The cabin might lack some sparkle but its quality is a class apart. The instruments are tastefully designed with obvious Audi influences and illuminate in crisp white light. The controls function with typical efficiency and the plastics quality is hard to fault compared to the Golf's family hatch rivals. Rear legroom is adequate for tall adults so long as the front seats aren't pushed right back on their runners
There are S, SE and Sportline versions of the Golf Estate. All feature ABS and ESP, seven airbags including a driver's knee airbag, remote central locking, Climatic air conditioning, a CD stereo, plus body-coloured bumpers, door handles and electrically heated and adjustable door mirrors. The roof rails aren't body-coloured but they are standard and if you want alloy wheels, you'll need to upgrade to the SE or Sportline levels. There are also Bluemotion editions of each trim level which add efficiency modifications to the package.
There are less estate versions of family hatchbacks than there once were, partly due to the larger numbers of compact MPVs that fulfil a similar role. Despite this, most of the major players still persevere with an estate of some kind and the Golf version will need to see off challenges from load carrying versions of the Vauxhall Astra, Renault Megane, Skoda Octavia and Ford Focus. All of these cars will undercut the Volkswagen on price and that will be an important factor in this utilitarian sector of the market but the Golf's extra quality will be tangible as, eventually, will its superior residual values.
The BlueMotion models will be the most cost-effective Golf Estates to own. As in the standard Golf line-up, the BlueMotion badge equates to low rolling resistance tyres, a battery regeneration system, gearchange indicator lights, a trip computer and a hill-hold function to stop the car rolling backwards when pulling away up a gradient. It makes for a seven per cent improvement in fuel economy meaning that the 103bhp 1.6-litre TDI car returns 62.8mpg in standard guise and 67.3mpg with BlueMotion technology.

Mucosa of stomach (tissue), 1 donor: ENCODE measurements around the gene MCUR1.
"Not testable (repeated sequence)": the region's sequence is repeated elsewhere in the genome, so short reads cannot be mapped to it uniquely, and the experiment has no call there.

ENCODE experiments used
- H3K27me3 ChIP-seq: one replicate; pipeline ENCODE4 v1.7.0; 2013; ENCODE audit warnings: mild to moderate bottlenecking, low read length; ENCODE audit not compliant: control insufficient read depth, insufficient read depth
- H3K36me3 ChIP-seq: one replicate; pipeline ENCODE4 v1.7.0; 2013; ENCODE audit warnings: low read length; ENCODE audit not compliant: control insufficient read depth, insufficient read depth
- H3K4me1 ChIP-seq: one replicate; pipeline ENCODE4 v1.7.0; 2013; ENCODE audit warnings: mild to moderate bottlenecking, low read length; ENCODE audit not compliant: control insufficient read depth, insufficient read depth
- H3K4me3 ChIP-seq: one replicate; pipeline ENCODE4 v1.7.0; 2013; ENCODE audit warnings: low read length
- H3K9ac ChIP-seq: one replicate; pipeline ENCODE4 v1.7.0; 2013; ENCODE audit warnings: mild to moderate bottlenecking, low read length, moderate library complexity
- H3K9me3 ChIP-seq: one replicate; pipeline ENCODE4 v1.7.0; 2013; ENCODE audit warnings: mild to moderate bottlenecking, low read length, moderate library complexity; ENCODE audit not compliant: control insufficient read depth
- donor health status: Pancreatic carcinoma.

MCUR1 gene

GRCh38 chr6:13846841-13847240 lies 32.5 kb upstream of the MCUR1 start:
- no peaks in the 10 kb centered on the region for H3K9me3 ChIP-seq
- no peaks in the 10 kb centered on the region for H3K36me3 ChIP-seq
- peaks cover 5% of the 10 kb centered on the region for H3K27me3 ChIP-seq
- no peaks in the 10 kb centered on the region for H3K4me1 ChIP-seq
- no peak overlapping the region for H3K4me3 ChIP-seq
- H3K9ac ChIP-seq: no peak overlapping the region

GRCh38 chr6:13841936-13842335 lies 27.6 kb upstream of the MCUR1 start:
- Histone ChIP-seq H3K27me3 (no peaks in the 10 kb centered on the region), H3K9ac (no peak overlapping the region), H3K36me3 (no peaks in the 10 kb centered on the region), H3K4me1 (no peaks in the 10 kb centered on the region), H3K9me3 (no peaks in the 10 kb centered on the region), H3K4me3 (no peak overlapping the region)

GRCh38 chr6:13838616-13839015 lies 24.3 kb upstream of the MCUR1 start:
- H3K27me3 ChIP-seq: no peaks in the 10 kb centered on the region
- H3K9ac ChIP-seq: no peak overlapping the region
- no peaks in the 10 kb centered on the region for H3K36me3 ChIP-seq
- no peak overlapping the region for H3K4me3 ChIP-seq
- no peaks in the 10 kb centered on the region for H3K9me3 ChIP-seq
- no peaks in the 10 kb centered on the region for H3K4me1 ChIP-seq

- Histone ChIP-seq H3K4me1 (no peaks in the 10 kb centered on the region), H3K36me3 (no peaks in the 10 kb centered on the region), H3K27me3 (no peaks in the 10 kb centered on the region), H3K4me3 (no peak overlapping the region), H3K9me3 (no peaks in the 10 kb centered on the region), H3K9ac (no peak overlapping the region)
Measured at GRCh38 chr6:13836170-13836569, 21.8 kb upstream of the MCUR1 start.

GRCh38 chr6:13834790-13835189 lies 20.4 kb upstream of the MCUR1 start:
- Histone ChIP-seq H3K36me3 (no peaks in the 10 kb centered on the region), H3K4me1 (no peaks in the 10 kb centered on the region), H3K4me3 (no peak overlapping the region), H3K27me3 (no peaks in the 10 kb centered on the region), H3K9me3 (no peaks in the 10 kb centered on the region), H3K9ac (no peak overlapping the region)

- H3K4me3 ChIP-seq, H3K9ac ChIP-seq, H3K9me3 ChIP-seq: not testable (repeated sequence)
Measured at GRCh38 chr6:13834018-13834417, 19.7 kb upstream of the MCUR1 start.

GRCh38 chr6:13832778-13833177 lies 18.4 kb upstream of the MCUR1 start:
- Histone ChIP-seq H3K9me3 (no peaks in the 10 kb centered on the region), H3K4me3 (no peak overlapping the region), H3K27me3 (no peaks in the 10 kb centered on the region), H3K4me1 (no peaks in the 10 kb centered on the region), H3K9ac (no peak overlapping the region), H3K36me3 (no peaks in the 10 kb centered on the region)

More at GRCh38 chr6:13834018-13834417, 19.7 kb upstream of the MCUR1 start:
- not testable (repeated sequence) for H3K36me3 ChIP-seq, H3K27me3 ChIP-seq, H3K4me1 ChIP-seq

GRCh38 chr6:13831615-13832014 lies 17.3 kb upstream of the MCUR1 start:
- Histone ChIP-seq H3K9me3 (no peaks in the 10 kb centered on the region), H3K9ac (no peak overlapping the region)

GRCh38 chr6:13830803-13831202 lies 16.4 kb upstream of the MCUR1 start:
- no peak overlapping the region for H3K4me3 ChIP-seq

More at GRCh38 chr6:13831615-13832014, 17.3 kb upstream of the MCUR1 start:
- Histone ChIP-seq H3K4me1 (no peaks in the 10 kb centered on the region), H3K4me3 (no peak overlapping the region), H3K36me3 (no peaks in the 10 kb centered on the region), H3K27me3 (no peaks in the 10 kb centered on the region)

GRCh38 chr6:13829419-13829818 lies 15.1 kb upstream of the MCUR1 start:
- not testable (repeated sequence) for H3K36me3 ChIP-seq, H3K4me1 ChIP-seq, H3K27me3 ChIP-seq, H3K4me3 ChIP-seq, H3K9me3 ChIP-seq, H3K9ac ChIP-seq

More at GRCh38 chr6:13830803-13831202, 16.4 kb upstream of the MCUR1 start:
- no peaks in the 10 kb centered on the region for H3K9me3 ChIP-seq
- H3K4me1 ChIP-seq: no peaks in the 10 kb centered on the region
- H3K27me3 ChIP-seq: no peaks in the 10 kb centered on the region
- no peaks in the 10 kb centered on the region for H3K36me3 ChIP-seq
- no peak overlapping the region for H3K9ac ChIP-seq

The Golf Estate is a Golf with more room in the back but so, in their own way, are the Golf Plus and the Touran MPV. It all makes the more practical end of VW's mid-sized car line-up seem a little overcrowded but the manufacturer will tell you that it's simply catering for the diverse requirements of its customers. Offering the considerable qualities of the Golf hatch with extra luggage space makes good sense and the Golf Estate looks a well executed car in every respect. The upfront price may count against it but many will still decide that, out of all the compact family cars in this price bracket, the Golf Estate is the one to go for.
The results below show the top GOLF deals on buyacar
|Volkswagen Golf 2.0 TDI GT 5dr diesel hatchback|
|Price £21,355||Save £2,320|
|Volkswagen Golf 2.0 TDI GT 5dr DSG diesel hatchback|
|Price £22,613||Save £2,477|
|Volkswagen Golf 1.4 TSI ACT GT 5dr hatchback|
|Price £20,906||Save £2,264|
|Volkswagen Golf 1.6 TDI 105 SE 5dr diesel hatchback|
|Price £18,720||Save £1,990|
|Volkswagen Golf 1.6 TDi 105 BlueMotion 5dr diesel hatchback|
|Price £16,000||Save £4,015|
|VIEW MORE DISCOUNT GOLF DEALS|
|For GOLF ESTATE RANGE|
|OVERALL||7.7 OUT OF 10|
|Space / Versatility||9|